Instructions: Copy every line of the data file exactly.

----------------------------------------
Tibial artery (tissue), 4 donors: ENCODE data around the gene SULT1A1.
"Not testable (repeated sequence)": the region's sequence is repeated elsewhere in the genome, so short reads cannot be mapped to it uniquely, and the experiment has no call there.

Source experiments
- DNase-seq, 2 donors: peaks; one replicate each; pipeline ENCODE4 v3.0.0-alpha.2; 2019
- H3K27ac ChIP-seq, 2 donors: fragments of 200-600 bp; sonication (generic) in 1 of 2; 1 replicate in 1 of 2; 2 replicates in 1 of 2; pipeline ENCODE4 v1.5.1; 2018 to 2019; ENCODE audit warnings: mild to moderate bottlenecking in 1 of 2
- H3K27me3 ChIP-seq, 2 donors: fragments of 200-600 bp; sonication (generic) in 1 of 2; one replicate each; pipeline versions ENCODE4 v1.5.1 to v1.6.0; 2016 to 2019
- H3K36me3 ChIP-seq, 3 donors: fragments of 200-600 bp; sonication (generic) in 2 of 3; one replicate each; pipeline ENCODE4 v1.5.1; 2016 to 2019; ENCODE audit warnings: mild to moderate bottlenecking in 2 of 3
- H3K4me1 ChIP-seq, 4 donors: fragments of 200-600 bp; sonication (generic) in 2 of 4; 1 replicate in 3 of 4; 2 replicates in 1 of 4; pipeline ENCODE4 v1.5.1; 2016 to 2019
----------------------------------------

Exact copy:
Tibial artery (tissue), 4 donors: ENCODE data around the gene SULT1A1.
"Not testable (repeated sequence)": the region's sequence is repeated elsewhere in the genome, so short reads cannot be mapped to it uniquely, and the experiment has no call there.

Source experiments
- DNase-seq, 2 donors: peaks; one replicate each; pipeline ENCODE4 v3.0.0-alpha.2; 2019
- H3K27ac ChIP-seq, 2 donors: fragments of 200-600 bp; sonication (generic) in 1 of 2; 1 replicate in 1 of 2; 2 replicates in 1 of 2; pipeline ENCODE4 v1.5.1; 2018 to 2019; ENCODE audit warnings: mild to moderate bottlenecking in 1 of 2
- H3K27me3 ChIP-seq, 2 donors: fragments of 200-600 bp; sonication (generic) in 1 of 2; one replicate each; pipeline versions ENCODE4 v1.5.1 to v1.6.0; 2016 to 2019
- H3K36me3 ChIP-seq, 3 donors: fragments of 200-600 bp; sonication (generic) in 2 of 3; one replicate each; pipeline ENCODE4 v1.5.1; 2016 to 2019; ENCODE audit warnings: mild to moderate bottlenecking in 2 of 3
- H3K4me1 ChIP-seq, 4 donors: fragments of 200-600 bp; sonication (generic) in 2 of 4; 1 replicate in 3 of 4; 2 replicates in 1 of 4; pipeline ENCODE4 v1.5.1; 2016 to 2019